The court has yet to adopt the similar approach for contract disputes, although Restatement (Second) of Conflict of Laws § 188 embodies such an approach when the parties have not effectively chosen the law applicable to their contract. With specific regard to insurance contracts, the location of the insured risk is given greater weight than any other factor unless the insurance covers a group of risks scattered throughout two or more states. See Restatement (Second) of Conflict of Laws § 193 cmt. b. Policies insuring multiple risks in two or more specific states may be treated as insuring individual risks in each state. See Restatement (Second) of Conflict of Laws § 193 cmt. f.
Were we to apply the approach in Restatement (Second) of Conflict of Laws §§ 6, 186, 187, 188, 193 to this case we would reach the same result reached using the traditional lex loci contractu rule. Standard Fire's insurance policy covered liability incurred by Chester-O'Donley anywhere in the United States of America. Since it did not identify particular risks in specific states, the location of the insured risk is not of controlling importance. See Continental Ins. Co. v. Beecham, Inc., 836 F. Supp. 1027, 1035-37 (D.N.J. 1993). Notwithstanding the fact that the project was located in Tennessee, Kentucky remains the state with the most significant relationship with this insurance contract after taking into consideration the factors in Restatement (Second) of Contracts §§ 6 188(2).
Kentucky law provides little substantive guidance in this case. We have been unable to find any reported Kentucky cases construing commercial general liability policy provisions similar to the ones at issue in this case. Nonetheless, we can apply Kentucky's canons for construing insurance policies, and we may also inform our judgment by reviewing decisions from other jurisdictions construing similar policy provisions. See Norton-Children's Hosp., Inc. v. First Ky. Trust Co., 557 S.W.2d 895, 898 (Ky. Ct. App. 1977); Collins v. Kentucky Tax Comm'n, 261 S.W.2d 303, 305 (Ky. Ct. App. 1953).
III. THE USE OF A SUMMARY JUDGMENT TO RESOLVE COVERAGE ISSUES
Tennessee's law governs the procedural aspects of this case even if Kentucky's law governs the substantive issues. See State ex. rel. Smith v. Early, 934 S.W.2d 655, 658 (Tenn. Ct. App. 1996); McReynolds v. Cherokee Ins. Co., 815 S.W.2d 208, 211 (Tenn. Ct. App. 1991). Questions involving an insurance policy's coverage and an insurer's duty to defend require the interpretation of the insurance policy in light of claims asserted against the insured. See Drexel Chem. Co. v. Bituminous Ins. Co., 933 S.W.2d 471, 480 (Tenn. Ct. App. 1996); American Nat'l Property Cas. Co. v. Gray, 803 S.W.2d 693, 695-96 (Tenn. Ct. App. 1990). A declaratory judgment proceeding provides an appropriate vehicle for deciding coverage questions. See Allstate Ins. Co. v. Merritt, 772 S.W.2d 911, 912 (Tenn. Ct. App. 1989).
Issues relating to the interpretation of written contracts involve legal rather than factual issues. See Rapp Constr. Co. v. Jay Realty Co., 809 S.W.2d 490, 491 (Tenn. Ct. App. 1991); Taylor v. Universal Tire Inc., 672 S.W.2d 775, 777 (Tenn. Ct. App. 1984). Accordingly, issues relating to the scope of coverage and an insurer's duty to defend likewise present questions of law. See Pile v. Carpenter, 118 Tenn. 288, 296, 99 S.W. 360, 362 (1907); Pennsylvania Lumbermens Mut. Fire Ins. Co. v. Holt, 32 Tenn. App. 559, 566; 223 S.W.2d 203, 206 (1949). These essentially legal questions can be resolved using a summary judgment when the relevant facts are not in dispute. See St. Paul Fire Marine Ins. Co. v. Torpoco, 879 S.W.2d 831, 834 (Tenn. 1994); Rainey v. Stansell, 836 S.W.2d 117, 118 (Tenn. Ct. App. 1992).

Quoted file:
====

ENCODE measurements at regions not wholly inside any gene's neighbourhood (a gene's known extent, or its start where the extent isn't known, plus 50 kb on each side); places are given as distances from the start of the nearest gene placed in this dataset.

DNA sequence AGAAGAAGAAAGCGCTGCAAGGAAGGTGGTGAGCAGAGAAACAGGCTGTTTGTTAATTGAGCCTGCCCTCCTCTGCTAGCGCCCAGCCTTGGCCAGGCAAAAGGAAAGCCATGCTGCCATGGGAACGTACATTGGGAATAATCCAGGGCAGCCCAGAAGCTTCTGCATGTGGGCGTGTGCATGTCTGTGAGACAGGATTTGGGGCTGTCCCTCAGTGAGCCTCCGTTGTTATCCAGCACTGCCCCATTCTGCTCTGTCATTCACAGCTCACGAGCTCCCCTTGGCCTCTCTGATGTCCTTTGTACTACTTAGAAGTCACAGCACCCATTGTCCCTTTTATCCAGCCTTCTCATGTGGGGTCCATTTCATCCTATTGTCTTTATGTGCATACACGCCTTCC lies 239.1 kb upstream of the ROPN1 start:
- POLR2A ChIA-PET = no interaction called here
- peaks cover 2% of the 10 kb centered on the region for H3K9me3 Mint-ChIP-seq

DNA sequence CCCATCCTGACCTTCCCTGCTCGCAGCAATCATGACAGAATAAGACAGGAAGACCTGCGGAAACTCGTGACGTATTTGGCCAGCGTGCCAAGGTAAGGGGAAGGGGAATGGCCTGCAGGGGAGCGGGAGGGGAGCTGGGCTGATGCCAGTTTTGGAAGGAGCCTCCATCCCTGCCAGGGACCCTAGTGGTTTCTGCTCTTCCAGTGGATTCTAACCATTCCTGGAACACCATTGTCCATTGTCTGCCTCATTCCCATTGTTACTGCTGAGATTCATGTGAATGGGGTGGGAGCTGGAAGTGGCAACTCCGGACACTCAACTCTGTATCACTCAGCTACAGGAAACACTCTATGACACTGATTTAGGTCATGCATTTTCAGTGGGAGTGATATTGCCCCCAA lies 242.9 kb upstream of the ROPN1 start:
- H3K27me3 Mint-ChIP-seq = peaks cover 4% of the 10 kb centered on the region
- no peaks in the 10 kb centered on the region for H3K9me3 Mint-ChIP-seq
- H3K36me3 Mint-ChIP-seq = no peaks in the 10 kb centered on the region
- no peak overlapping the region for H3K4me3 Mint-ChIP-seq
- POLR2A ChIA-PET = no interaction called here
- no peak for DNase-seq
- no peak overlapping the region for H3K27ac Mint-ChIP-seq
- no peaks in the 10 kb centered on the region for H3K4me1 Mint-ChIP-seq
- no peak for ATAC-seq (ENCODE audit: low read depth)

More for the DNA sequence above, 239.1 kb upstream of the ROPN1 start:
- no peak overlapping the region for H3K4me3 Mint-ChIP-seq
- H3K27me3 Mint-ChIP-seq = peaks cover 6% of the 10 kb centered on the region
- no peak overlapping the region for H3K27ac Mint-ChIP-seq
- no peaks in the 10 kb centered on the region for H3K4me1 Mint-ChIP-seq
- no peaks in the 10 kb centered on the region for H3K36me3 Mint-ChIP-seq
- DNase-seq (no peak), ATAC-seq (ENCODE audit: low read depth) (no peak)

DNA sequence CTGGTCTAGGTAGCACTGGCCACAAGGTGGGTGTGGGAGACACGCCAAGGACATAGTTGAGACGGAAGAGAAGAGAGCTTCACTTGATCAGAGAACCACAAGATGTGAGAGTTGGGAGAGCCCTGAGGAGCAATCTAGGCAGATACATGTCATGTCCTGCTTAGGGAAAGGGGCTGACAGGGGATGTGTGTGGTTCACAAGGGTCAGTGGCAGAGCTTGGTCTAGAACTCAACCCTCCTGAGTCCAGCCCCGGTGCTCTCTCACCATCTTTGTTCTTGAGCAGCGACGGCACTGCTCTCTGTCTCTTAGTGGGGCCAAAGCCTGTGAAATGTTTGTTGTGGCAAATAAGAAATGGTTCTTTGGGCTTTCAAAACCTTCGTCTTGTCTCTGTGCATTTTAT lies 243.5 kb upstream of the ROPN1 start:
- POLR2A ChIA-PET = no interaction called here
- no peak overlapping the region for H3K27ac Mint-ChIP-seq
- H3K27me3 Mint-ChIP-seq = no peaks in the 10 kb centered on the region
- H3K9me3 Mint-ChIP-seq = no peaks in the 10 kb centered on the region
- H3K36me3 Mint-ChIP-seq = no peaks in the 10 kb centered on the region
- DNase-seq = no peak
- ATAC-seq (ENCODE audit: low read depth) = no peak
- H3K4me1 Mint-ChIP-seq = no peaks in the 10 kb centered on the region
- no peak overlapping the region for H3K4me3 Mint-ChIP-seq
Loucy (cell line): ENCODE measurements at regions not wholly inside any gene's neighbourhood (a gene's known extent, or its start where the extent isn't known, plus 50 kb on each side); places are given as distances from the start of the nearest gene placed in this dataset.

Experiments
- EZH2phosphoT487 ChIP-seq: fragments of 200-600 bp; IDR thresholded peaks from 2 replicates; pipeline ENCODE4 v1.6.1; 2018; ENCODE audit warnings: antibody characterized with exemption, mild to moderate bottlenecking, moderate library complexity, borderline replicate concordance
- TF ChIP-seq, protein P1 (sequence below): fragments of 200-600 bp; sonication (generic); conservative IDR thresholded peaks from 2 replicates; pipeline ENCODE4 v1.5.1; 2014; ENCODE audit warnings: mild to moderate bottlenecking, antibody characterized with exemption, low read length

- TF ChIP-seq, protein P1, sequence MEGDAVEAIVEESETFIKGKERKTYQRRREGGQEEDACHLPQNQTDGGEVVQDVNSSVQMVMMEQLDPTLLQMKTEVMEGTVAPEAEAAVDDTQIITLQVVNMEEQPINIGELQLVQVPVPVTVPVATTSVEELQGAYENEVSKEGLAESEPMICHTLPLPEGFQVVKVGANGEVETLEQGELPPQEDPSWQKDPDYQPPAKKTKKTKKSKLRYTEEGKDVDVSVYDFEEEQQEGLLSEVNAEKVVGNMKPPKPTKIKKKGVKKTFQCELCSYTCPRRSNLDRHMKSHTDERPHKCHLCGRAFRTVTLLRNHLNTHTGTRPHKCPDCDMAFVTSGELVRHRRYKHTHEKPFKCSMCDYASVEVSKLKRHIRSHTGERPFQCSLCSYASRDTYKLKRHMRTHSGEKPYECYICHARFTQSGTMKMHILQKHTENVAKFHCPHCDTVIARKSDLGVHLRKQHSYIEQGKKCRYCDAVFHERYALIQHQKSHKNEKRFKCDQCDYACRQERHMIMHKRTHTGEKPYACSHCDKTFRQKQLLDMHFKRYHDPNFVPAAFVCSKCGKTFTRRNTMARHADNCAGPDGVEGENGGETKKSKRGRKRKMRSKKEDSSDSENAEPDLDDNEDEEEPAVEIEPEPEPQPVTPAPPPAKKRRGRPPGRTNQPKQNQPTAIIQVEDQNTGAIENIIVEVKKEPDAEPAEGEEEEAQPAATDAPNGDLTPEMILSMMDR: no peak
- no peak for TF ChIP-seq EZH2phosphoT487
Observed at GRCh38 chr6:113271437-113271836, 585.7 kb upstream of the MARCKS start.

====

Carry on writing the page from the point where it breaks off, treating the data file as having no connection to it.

The trial court's decision to grant the motions for summary judgment is not entitled to a presumption of correctness on appeal. See McClung v. Delta Square Ltd. Partnership, 937 S.W.2d 891, 894 (Tenn. 1996); Carvell v. Bottoms, 900 S.W.2d 23, 26 (Tenn. 1995). Rather, we must make a fresh determination concerning whether the requirements of Tenn. R. Civ. P. 56 have been met. See Mason v. Seaton, 942 S.W.2d 470, 472 (Tenn. 1997); Hembree v. State, 925 S.W.2d 513, 515 (Tenn. 1996). A summary judgment is warranted only when there are no genuine, material factual disputes with regard to the claim or defense asserted in the motion and when the moving party is entitled to a judgment as a matter of law. See Bain v. Wells, 936 S.W.2d 618, 622 (Tenn. 1997); McCall v. Wilder, 913 S.W.2d 150, 153 (Tenn. 1995).
The insurance policy that Standard Fire issued to Chester-O'Donley is in the record, as are the counterclaims against Chester-O'Donley filed by Highland Rim, Clark Associates, and Ohio Casualty. There are no factual disputes concerning the contents of these documents; accordingly, their interpretation presents questions of law. The summary judgment in this case can stand only if these documents establish as a matter of law that Standard Fire's commercial general liability policy covers the asserted claims as a matter of law.
IV. COMMERCIAL GENERAL LIABILITY INSURANCE POLICIES
Commercial general liability insurance policies are designed to protect the insured against losses arising out of business operations. These policies have been in use for over fifty years, and their provisions have become relatively standard over the years through refinements by casualty ratings bureaus. In order to prevent overlapping coverage and to minimize gaps in coverage, they combine several historic forms of coverage into an integrated whole with coverage being broadly stated in a single insuring agreement and exclusions circumscribing the broad grant of coverage.